Industry Expert: “Lowry, like most who support the practice, argued that ‘fracking’ has never been credibly tied to water pollution. Yet his company – which opened an office in Binghamton – had to shut down that office about a year ago because of a drilling moratorium imposed by the state. ‘It’s about rights being taken away – rights of the people. These people – the landowners – stand to gain something from this, and environmentalists are trying to take away these people’s rights.’” (1/25/10)

Creating Jobs, Economic Activity and Even Saving Schools

Pittsburgh Post-Gazette: “Some experts estimate that development of the natural gas contained in the shale — a geological formation that stretches from West Virginia and eastern Ohio through Western Pennsylvania to the New York state border — could result in a $14 billion boost to Pennsylvania’s economy this year and create more than 176,000 new jobs by 2020.” (1/24/10)

NY’s News 10 Now: “The gas drilling industry hasn’t just helped the fate of the school, it’s also had a positive economic impact on the community. … The community says they’re ready to reap the benefits. ‘Especially with the Marcellus Shale play, we’re really focusing now on showing how Blossburg is a great place to live,’ said Nickerson. ‘I’m sure there’s always somebody somewhere that’s going to find something wrong, but again, the economy, it’s going to be just great for this area.” (1/26/10)

Marcellus Shale Coalition: “[The economic impact] doesn’t stop with the natural gas companies. There are law firms, accounting firms, small town grocers and dry cleaners all starting to realize — in the areas where this is happening — that there is business to be had and economic opportunities throughout the supply chain.” (1/24/10)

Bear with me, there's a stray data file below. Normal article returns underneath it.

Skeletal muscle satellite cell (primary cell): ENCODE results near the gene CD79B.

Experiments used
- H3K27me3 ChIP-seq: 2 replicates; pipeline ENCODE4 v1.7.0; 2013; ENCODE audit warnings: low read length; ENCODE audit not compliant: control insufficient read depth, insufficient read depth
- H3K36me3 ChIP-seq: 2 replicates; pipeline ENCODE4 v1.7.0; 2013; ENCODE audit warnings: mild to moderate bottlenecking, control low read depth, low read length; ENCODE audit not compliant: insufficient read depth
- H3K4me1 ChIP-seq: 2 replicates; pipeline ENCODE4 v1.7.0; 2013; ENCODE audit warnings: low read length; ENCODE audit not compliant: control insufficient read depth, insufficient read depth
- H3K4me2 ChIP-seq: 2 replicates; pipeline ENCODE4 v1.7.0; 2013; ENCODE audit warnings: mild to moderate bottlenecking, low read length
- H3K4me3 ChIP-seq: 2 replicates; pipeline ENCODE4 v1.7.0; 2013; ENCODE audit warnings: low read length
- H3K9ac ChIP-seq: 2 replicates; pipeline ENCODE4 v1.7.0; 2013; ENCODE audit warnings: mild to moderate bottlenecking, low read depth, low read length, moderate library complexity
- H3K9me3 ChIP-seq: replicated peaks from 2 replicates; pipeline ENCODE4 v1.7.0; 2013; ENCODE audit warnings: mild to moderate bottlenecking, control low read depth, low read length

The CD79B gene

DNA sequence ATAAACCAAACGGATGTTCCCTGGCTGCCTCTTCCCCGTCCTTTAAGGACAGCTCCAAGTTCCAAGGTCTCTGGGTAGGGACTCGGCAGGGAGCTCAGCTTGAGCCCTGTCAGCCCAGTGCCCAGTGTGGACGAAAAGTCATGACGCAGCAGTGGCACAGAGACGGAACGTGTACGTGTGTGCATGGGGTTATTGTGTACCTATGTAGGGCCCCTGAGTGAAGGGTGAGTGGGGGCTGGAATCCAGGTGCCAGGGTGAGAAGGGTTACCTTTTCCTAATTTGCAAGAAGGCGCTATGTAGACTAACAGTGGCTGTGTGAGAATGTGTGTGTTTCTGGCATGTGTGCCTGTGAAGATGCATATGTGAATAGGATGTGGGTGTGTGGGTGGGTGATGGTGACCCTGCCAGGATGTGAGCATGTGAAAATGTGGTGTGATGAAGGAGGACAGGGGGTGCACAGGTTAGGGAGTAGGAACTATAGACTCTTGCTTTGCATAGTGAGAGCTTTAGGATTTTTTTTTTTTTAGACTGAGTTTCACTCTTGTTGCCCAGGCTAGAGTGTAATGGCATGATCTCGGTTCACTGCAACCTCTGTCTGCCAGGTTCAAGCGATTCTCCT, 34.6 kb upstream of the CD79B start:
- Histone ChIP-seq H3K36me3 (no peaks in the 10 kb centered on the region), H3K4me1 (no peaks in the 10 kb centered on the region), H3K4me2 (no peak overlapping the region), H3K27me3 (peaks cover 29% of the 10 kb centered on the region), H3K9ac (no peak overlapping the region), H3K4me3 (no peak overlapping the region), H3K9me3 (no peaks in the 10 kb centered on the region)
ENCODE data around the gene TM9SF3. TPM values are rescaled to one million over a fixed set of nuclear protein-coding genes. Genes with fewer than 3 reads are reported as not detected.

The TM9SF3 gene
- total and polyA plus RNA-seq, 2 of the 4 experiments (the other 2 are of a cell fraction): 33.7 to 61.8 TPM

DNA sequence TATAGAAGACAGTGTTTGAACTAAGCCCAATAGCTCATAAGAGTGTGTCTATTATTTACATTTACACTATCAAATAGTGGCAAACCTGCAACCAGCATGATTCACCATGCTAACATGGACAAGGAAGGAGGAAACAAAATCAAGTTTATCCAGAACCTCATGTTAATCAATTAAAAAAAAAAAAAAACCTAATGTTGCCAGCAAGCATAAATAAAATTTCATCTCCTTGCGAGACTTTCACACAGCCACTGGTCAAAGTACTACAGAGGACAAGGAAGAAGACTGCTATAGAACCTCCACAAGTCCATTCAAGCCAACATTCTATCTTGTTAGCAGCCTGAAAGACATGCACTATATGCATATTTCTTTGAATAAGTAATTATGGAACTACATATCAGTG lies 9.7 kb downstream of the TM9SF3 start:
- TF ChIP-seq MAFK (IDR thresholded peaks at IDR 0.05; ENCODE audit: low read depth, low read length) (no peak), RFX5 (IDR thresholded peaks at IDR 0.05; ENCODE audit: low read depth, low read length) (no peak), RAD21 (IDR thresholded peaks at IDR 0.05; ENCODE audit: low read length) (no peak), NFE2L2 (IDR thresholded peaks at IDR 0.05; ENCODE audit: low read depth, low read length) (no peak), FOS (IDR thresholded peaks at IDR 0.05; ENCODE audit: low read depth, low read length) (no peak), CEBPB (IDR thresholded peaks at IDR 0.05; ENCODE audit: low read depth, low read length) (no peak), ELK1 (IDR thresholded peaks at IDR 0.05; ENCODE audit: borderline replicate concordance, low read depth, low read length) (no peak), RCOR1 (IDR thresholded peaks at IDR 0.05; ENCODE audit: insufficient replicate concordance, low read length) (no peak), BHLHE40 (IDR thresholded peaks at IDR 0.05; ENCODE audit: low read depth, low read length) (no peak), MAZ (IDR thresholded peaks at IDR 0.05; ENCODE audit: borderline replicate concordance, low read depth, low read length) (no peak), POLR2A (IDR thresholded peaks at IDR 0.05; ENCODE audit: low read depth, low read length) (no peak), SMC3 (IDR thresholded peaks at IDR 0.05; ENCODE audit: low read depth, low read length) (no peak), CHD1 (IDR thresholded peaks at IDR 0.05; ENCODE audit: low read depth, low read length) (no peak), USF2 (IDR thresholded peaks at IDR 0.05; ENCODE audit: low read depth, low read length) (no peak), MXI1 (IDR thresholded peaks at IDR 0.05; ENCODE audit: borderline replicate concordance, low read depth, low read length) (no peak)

PA’s WJAC-TV: “Halliburton is planning to add jobs at its facility in Indiana County. … Officials didn’t have an exact count of how many jobs are available. People packed the Indiana County PA Careerlink office Thursday to learn about the jobs. Halliburton is involved in servicing of gas wells, including Marcellus shale gas wells. Company officials said a wide variety of jobs are available, including jobs for equipment operators. They’re planning several more job fairs in February and March.” (1/21/10)

Newspapers Back Safe, Responsible Shale Gas Production

Houston Chronicle: “When coupled with discoveries of huge new reserves of natural gas across Texas, Arkansas and Louisiana, and in Colorado and Pennsylvania and West Virginia, this latest projected Gulf find makes natural gas a truly abundant fuel for this country. … Domestically produced natural gas, whether from Gulf waters or Texas shale — or for that matter from coal-rich Pennsylvania and West Virginia — can help make that bridge a sturdy and clean one.” (Editorial, 1/12/10)

Washington Examiner: “Key to unlocking energy resources like the Marcellus Shale deposit is a process known as hydraulic fracturing. Drillers inject fluid — 99.5 percent of which is water — into wells to create horizontal fractures, which enable recovery of trillions of cubic feet of natural gas and billions of barrels of oil that would otherwise be inaccessible. Hydraulic fracturing has been widely used for 60 years, especially in Texas, Oklahoma and Louisiana. But now, as energy companies greatly expand the use of hydraulic fracturing in other areas of the nation, environmental extremists see an opportunity to mount a new national scare campaign. … studies by multiple reputable organizations, including the EPA in 2004, concluded that hydraulic fracturing poses no danger to drinking water after being used more than 1.1 million times in the U.S.” (Editorial, 1/20/10)